GRID (Xbox 360) review
"Imagine being able to reverse time and have a second chance at something - a misspoken comment, a rubbish exam, a failed date - wouldn’t that be pretty handy? Codemasters allows your Groundhog Day fantasies to come true in Race Driver: GRID, where you can not only write off beautiful cars by ploughing them into equally beautiful surroundings, but you can do it over and over again. "
Imagine being able to reverse time and have a second chance at something - a misspoken comment, a rubbish exam, a failed date - wouldn’t that be pretty handy? Codemasters allows your Groundhog Day fantasies to come true in Race Driver: GRID, where you can not only write off beautiful cars by ploughing them into equally beautiful surroundings, but you can do it over and over again.
GRID is the latest offering from the studio that brought us Colin McRae: DiRT, offering another quasi-realistic take on racing, blending arcade and simulation into a wholesome rubber scented smoothie. Instead of exclusively getting mucky in rally cars, GRID provides a dozen unique driving modes and types - muscle cars, drifting, touring, Le Mans, open wheel, destruction derby - there is a little something for everyone, and you get to sample the lot thanks to the varied career mode. GRID World gives you three different races to choose from, with acceptance fees and a bonus objective to achieve in each. You are drifting suped-up Japanese motors one minute and competing against your Le Mans class the next, and although the game flicks through modes like television channels, they are introduced at a pace that is manageable yet exciting. Where the Project Gotham Racing series asks you to push for places and kudos in slowly stagnating city environments, GRID constantly throws up varied modes with locales and objectives to match, making single player progression more rewarding and enticing, constantly keeping you on your toes.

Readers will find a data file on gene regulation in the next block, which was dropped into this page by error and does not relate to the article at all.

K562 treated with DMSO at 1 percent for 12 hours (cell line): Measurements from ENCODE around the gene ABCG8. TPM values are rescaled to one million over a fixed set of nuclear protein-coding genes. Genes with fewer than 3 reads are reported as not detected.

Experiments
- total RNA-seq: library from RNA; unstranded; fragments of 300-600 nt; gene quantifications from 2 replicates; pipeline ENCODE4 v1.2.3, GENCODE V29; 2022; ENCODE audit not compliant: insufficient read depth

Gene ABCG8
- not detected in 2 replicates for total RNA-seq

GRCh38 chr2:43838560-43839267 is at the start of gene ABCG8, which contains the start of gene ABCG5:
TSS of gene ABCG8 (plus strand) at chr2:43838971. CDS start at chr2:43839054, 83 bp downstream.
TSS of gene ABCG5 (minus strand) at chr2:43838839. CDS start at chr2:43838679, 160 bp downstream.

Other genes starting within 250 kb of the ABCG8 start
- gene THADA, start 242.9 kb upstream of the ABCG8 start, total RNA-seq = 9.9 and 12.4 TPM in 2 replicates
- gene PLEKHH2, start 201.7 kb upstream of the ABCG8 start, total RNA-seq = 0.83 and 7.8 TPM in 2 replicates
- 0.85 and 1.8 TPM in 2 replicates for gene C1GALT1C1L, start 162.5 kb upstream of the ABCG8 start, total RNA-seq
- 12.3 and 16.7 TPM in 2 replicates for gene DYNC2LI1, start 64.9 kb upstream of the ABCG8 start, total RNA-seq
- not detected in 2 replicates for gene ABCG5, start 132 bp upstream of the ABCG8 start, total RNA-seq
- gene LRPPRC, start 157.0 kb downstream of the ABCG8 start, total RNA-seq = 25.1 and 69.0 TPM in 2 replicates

Although thanks to the ‘Flashback’ feature, you don’t have to be. A little wide on that last corner? Rolled your car into the crowd and killed a few spectators? You can simply boot up the replay and resume the race seconds before your terminal impact. You can review the last ten seconds of a race at any time and resume it from where you feel comfortable, in effect giving you multiple lives. Harder difficulties allocate fewer Flashbacks, and players are duly rewarded for not using them. It sounds like cheating, but everyone knows the feeling of buggering up a perfect race on that last corner, and this is the perfect remedy. Better still, running out of Flashbacks transforms the race into a different affair, providing a unique tension that other games rarely have. It is a feature that is so simple in its design and integration, it is amazing this is the first racer to pull it off.
Flashbacks are supported by a stupendous duet of dynamic damage and whimsical presentation; sitting in the middle of the pack as cars buckle, grind and dismantle around you on the opening corner is something to relish through the various replay viewpoints. Your hot rod can be destroyed to the point of no return, and seeing the AI occasionally crash and spin out heightens the excitement and sense of actually racing more than the Gran Turismo series ever could.
Race Driver: GRID is a title that initially comes across a little generic and without grounding with its ambitious and overbearing range of race types. But thanks to a superbly paced career mode, satisfying difficulty and adept Flashback feature, GRID accelerates in all departments. It is something you’d want to play over, and over, and over.
Community review by Crazyreyn (June 07, 2008)
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